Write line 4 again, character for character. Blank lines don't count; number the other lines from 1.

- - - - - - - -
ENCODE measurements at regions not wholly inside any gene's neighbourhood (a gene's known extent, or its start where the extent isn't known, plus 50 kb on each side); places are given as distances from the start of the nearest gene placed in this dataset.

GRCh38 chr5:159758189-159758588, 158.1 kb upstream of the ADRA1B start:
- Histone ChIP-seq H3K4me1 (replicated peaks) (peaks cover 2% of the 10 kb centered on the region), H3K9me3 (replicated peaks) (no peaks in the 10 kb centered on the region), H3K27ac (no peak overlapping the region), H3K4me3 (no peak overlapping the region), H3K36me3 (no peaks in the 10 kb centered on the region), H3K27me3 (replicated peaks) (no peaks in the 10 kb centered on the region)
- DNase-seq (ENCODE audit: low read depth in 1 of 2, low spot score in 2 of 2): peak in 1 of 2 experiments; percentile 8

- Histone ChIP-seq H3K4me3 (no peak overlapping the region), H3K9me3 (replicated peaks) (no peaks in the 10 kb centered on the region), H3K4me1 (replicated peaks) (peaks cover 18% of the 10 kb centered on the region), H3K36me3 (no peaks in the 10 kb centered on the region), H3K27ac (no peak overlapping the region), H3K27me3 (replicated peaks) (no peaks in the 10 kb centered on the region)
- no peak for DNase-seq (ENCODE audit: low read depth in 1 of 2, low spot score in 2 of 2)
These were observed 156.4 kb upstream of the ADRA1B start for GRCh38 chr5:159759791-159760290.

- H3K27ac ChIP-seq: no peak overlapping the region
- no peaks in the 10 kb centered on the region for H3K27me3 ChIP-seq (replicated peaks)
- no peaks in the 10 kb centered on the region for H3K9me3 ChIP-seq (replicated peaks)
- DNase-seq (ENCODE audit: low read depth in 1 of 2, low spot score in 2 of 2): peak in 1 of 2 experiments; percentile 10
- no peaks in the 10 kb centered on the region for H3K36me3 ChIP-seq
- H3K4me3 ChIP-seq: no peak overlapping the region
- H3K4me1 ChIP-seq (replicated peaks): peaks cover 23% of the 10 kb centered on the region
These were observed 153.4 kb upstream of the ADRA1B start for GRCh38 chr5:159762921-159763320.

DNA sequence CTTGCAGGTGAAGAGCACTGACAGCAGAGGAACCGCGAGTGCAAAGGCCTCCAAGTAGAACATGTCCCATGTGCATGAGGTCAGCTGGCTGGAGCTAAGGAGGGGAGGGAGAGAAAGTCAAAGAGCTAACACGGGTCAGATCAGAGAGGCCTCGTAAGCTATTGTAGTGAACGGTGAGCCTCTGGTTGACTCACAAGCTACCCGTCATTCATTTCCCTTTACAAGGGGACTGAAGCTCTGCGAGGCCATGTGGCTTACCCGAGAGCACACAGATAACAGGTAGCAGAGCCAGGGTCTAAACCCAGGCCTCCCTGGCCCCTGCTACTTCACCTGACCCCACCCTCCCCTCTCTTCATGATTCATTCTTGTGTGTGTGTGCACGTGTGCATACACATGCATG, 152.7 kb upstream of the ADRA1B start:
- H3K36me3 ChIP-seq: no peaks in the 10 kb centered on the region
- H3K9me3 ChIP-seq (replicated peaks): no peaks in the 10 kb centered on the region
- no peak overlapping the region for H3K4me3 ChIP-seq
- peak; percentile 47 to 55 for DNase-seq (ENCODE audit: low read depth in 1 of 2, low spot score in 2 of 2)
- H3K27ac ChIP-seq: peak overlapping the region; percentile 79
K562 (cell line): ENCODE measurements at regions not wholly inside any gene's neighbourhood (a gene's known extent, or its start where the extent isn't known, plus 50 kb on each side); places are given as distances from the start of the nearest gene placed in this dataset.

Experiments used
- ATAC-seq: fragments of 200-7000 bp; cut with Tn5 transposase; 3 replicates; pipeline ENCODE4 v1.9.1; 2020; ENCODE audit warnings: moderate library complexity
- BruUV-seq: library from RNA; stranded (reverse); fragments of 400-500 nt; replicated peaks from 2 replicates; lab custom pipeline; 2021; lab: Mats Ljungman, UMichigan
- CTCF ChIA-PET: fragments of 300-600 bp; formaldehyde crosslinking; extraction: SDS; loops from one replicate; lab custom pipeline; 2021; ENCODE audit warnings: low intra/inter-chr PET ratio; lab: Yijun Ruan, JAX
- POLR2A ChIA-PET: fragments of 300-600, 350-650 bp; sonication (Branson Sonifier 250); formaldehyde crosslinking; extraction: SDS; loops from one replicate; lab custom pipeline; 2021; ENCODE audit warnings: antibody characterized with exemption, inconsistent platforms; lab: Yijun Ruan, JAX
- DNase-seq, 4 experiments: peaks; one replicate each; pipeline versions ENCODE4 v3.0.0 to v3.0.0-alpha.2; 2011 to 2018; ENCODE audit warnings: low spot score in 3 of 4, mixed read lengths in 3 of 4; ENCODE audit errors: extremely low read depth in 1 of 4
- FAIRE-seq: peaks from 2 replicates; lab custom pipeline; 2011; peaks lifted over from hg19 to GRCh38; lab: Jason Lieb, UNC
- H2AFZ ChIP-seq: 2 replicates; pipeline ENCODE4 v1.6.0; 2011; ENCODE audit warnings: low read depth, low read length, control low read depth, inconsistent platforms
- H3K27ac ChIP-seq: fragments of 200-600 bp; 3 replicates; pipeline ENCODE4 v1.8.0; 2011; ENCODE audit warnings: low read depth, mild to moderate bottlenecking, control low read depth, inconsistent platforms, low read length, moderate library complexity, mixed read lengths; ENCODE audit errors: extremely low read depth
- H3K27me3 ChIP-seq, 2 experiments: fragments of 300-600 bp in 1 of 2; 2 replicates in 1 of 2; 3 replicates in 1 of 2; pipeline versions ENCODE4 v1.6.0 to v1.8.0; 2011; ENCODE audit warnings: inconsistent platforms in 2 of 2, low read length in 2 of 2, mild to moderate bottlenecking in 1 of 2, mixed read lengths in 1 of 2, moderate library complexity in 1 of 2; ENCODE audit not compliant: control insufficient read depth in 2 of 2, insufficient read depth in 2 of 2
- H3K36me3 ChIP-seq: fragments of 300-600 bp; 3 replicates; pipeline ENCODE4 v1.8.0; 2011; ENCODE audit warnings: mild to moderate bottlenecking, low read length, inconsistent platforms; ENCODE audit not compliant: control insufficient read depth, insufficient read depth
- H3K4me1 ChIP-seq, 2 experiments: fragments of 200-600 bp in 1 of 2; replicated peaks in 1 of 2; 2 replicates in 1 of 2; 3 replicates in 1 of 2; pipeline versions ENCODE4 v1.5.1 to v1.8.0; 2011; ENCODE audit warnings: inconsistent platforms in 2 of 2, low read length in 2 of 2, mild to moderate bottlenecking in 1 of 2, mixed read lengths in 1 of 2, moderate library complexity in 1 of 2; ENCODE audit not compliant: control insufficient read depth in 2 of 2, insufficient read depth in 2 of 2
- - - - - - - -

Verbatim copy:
- DNase-seq (ENCODE audit: low read depth in 1 of 2, low spot score in 2 of 2): peak in 1 of 2 experiments; percentile 8